Thanks for Nothing, Jumpmaster . . .

Here’s something pushed to us via the gouge button (use it early and often).  It’s a video shot by a guy at last week’s Little Rock AFB airshow:

Word has it that this was Saturday’s drop. Apparently Sunday a bunch of the paratroopers landed on the runway, which is “suboptimal” as well, but probably not as bad as the trees, generally speaking.

Here’s hoping nobody got seriously hurt.

  • Joe

    Cue the circus music. Typical Air Force Army team work. Head Up A…

  • M.G.Halvorsen

    Oops…

  • Vasco

    It would be the navigator/pilot who computed the air release point that got it wrong. The guys in the back would just go on the green light.

    It’s called dead reckoning because if you reckon wrong, you’re dead.

  • rjhintz

    Notice prevailing wind at ground as shown by the flag at beginning of video. Planes were lined up too far to the right. In a mass drop, the jumpmaster releases on green light, assuming it’s otherwise safe, trusting to Computer Air Release Point.

  • rjhintz

    Forgot to mention that, for a drop like this, the Air Force would typically have a Combat Control Team on the ground giving the pilots updated wind information.

  • M.G.Halvorsen

    well, SOMEBODY blew it. let’s see who has the most fingers pointed at them,eh?

  • http://www.facebook.com/profile.php?id=100000890618477 Daniel Glass

    Did the DZSO **** up and not wave off because it was for the show? That’s what likely happened.

    The DZ looks pretty damn narrow, too. An since it’s 82nd doing that jump, it was probably using the unsteerable T-10 chute, so the jumpers are pretty much coming down wherever the wind is pushing them. Probably had about 10% of the jumpers limping off the field or hunched over, but not likely seriously injured.

  • Joe

    Counted 5.

  • Ruanne

    I saw this show in person! There were EIGHT C-130s. The announcer said they were dropping 400 Paratroopers. I didn’t count them, but I tell you, better than HALF of those guys wound up in the trees! They had the ground control team and the cool wind measuring doo-dads and all that on the flight line. Didn’t seem to help. :) They sent firetrucks and ambulances out there to help extricate people.

    I had to laugh when I saw this whole thing going down, though I know some guys probably got dinged up a little. Apparently, the local police were getting phone calls from concerned citizens in the neighboring town about a bunch of guys coming out of the woods.

    All I can say is, sure am glad I was just a Leg when I was in (10th Mountain Vet.)

  • Stefan S.

    DZSO calls the shots. Master rated JM here. Jumping since 1988. When the loadie opens the door and says “Army your door”, I as the PJ have control of that aircraft. If after my 2 mandatory outside air safety checks, if the bird is not lined up correctly I will not exit troops (VIRS). Now CARP jumps are an act of faith. If the bird’s computer calculations are off you’ll have a bad day. Been there jumped that! Being USASOC we do 90% VIRS. JM have to spot panels, not rely on a computer. Nothing like 1944 D-Day Jump reenacted!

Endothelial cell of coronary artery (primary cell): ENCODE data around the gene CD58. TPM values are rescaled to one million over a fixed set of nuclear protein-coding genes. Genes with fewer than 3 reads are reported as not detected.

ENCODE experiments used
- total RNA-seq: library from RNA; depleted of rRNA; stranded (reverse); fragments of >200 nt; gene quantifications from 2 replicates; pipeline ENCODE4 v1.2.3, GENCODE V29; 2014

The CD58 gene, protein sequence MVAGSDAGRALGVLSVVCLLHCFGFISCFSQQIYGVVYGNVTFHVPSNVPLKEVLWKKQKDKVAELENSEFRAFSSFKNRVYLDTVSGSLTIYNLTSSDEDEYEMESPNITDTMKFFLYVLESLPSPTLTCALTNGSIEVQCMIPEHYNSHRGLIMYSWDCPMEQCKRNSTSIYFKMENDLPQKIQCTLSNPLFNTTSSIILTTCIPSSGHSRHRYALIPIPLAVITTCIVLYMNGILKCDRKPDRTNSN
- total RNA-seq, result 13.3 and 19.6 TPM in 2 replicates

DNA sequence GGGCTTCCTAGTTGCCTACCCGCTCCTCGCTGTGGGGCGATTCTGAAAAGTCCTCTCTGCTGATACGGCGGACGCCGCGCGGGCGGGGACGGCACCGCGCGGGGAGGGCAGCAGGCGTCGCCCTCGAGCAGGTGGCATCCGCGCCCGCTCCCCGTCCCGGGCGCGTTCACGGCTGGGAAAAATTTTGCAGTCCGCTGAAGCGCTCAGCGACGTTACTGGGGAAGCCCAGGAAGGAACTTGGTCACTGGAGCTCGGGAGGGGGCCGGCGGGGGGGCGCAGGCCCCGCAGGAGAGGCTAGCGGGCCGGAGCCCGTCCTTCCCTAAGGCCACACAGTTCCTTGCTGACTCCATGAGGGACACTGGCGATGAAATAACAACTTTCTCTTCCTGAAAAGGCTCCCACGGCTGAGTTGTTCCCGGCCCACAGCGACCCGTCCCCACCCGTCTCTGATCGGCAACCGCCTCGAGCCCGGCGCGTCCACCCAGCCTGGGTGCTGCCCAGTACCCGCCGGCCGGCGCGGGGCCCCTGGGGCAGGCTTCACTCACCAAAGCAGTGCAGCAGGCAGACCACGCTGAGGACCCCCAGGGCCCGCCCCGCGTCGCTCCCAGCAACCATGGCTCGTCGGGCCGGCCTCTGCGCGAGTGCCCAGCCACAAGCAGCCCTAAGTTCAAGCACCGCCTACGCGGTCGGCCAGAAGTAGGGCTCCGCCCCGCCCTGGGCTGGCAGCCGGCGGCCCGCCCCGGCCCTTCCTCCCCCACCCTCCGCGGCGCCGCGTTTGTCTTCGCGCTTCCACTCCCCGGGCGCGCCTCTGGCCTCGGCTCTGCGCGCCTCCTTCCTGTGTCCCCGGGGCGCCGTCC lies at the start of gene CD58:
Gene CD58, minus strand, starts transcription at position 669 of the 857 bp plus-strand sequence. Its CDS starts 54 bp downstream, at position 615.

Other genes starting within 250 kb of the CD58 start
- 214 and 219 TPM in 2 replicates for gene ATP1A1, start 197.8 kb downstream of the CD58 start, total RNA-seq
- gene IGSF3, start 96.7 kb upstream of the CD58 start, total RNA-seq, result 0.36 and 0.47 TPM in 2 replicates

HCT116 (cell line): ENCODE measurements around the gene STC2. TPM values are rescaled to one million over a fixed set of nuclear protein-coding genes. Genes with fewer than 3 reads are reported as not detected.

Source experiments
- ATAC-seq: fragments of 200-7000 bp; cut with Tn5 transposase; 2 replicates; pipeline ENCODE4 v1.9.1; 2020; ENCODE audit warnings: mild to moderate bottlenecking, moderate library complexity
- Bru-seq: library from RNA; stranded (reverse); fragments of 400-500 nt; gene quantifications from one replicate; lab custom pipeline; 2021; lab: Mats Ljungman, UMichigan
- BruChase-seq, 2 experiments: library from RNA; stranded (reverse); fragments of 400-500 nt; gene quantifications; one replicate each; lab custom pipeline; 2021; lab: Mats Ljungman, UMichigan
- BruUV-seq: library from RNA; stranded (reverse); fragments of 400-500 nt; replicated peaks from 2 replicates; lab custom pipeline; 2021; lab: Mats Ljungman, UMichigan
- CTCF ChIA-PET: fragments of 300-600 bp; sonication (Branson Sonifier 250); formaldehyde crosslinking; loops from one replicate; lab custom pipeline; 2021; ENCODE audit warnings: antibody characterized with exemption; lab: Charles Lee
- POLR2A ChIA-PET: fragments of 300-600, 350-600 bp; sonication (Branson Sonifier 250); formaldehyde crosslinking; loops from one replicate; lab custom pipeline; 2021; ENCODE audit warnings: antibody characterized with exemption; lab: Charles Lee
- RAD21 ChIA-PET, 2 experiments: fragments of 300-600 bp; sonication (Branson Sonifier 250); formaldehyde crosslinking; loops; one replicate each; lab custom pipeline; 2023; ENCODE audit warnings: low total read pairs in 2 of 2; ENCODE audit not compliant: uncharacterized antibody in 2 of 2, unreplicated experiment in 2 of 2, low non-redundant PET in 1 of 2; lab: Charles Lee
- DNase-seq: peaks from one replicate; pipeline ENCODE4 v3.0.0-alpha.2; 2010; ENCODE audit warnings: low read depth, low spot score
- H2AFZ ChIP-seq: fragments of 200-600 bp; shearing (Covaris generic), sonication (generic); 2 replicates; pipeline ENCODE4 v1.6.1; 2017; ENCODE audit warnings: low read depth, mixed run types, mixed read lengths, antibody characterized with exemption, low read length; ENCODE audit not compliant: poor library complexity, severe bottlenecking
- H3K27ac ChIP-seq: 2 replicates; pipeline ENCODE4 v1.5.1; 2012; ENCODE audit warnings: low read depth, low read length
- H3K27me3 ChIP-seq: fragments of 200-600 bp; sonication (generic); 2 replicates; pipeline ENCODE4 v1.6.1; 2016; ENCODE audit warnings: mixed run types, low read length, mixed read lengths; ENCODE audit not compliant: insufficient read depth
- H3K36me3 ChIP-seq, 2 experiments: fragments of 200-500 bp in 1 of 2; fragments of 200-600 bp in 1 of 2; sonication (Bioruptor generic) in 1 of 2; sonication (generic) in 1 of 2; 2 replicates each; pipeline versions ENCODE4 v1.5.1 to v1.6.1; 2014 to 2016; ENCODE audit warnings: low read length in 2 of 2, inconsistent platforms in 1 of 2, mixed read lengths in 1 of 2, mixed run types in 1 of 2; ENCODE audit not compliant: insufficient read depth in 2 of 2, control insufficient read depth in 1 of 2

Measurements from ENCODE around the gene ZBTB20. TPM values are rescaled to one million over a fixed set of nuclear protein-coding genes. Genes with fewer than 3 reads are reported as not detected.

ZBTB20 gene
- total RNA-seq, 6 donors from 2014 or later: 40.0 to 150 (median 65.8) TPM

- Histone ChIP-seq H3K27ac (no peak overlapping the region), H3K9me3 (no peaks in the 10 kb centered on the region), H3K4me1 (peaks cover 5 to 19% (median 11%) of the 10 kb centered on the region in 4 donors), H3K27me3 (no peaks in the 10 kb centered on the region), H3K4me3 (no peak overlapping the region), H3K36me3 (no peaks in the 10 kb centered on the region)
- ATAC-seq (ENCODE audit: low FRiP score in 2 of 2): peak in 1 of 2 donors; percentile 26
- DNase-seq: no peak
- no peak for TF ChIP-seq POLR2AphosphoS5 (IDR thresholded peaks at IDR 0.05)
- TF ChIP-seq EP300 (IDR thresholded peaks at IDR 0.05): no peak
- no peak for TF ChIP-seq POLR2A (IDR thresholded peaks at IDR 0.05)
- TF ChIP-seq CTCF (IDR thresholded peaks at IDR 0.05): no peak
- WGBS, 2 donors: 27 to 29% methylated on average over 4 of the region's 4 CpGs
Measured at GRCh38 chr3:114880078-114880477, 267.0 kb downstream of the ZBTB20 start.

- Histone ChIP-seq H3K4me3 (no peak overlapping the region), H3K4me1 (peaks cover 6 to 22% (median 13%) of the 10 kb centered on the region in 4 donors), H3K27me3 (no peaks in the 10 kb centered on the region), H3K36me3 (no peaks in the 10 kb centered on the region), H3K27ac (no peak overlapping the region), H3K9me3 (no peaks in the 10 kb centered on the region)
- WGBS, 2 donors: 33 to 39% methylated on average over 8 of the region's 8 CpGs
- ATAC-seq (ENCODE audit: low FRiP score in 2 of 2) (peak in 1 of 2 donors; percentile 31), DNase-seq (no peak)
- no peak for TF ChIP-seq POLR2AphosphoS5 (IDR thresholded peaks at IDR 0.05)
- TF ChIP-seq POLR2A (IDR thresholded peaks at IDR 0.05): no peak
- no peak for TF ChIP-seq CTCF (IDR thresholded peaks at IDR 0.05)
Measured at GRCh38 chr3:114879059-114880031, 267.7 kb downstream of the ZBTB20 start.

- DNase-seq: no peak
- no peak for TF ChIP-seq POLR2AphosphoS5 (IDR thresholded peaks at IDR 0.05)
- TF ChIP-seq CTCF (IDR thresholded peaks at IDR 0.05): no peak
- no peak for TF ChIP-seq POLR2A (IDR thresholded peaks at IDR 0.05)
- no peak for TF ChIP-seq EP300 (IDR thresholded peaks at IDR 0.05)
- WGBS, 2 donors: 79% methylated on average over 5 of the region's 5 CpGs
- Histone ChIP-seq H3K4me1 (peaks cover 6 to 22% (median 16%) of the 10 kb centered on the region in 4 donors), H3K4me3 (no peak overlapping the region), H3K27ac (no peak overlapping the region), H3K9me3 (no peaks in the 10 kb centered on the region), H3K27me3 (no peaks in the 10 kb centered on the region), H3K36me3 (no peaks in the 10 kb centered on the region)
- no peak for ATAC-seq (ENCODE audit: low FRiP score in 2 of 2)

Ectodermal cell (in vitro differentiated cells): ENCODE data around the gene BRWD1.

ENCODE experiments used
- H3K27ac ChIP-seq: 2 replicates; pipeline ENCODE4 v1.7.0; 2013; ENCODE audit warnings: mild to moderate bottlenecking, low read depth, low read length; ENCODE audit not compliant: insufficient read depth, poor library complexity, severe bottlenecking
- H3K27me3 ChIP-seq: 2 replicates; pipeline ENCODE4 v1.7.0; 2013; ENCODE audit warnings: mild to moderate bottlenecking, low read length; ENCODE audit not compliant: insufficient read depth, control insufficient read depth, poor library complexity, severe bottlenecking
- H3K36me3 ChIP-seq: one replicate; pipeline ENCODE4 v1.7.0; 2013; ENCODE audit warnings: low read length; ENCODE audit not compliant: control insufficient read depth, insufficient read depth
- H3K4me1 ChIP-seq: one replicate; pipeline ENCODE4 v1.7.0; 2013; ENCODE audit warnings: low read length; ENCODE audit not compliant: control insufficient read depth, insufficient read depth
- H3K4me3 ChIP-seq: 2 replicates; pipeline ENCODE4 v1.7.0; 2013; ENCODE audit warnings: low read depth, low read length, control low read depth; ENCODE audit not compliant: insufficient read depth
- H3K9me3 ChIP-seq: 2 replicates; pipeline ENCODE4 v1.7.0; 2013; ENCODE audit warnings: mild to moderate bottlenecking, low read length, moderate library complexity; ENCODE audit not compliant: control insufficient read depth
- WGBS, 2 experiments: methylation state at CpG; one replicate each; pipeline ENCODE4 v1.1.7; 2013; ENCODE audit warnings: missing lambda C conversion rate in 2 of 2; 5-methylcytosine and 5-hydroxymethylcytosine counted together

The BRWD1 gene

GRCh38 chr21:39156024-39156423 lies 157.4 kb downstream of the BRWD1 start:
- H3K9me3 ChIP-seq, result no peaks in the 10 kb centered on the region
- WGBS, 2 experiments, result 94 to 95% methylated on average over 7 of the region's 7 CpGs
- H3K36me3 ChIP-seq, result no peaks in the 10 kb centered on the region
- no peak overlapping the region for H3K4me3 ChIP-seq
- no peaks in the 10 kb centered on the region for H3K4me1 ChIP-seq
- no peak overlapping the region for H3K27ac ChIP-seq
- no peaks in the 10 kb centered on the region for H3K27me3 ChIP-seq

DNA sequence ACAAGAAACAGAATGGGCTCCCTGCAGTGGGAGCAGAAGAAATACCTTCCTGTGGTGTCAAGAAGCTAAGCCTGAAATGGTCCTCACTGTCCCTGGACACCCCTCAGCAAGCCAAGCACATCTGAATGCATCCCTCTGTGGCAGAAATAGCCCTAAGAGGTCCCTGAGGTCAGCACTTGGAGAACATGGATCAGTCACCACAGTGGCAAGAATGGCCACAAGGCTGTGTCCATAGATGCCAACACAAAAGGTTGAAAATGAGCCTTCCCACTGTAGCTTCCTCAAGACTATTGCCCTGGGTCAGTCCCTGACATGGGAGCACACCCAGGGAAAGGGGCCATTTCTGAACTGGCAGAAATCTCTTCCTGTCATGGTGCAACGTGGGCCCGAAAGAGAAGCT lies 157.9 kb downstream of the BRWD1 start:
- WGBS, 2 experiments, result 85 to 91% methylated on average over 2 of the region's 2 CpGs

• http://www.youtube.com/user/iangates?feature=mhsn Ian

    I recored this video on Sunday. Saturday is the day everyone got hurt. They said the ground was very hard. They also landed on the runway on Saturday. I hear there were some broken legs, and hurt backs. One guy said its softer landing in the trees..

  • Will Beene

    Having made unintentional rough terrain jumps, all I can say is that you have a minute or two on the trip down to ponder how much it’s going to hurt.

    Will Beene Combat Medic
    2nd Battalion 505th PIR 82nd Airborne Division 87-90

    • http://www.facebook.com/profile.php?id=100000890618477 Daniel Glass

      At least it wasn’t a high-altitude jump. Up here in Colorado people get hurt on a well-regulated jump every time.

      Then there’s the guys who run with the wind (SF-10A/MC-6 steerable chutes are what our guys use), go a klick off the DZ, and hit a hill full of cacti.

  • strikehold

    Dropping that many dudes with non-steerable parachutes from “regulation” height onto the narrow confines of an airfield filled with spectators and parked aircraft – and bordered by woodland – sounds like a ****-up waiting to happen frankly.

    But, given that it was an airshow they wouldn’t cancel the drop unless the winds were seriously too high – or would have blown troops into the crowd.

    The chain-of-command should have pulled their heads out of their 4th point of contact and dropped fewer dudes, with steerable ‘chutes.

    • http://www.youtube.com/user/iangates?feature=mhsn Ian

      From what I heard on the flight line, the winds changed and grew stronger pretty quickly. ATC must not have gotten the message out in time. Can’t blame them though, radio traffic is insane during an air show..

  • andrew.plumbtree

    I was a Safety on the Saturday jump and a jumper on the Sunday jump. The Saturday Jump had more actual injuries than the Sunday jump. The guys I talked to that landed in the trees were happy because they didn’t actually land. Most of them could get out of their harness on their own. The last I was told was there were 120 Paratroopers in the trees at the end and 10 in a nearby trailer park.

  • Ranger365

    Isn’t the first time or the last time that troopers have ended up in the trees. The wind is always unpredictible and jumping is always a risk. To have a static line jump on an airfield with spectators was probably not the brightest thing to do. I just hope nobody got seriously hurt.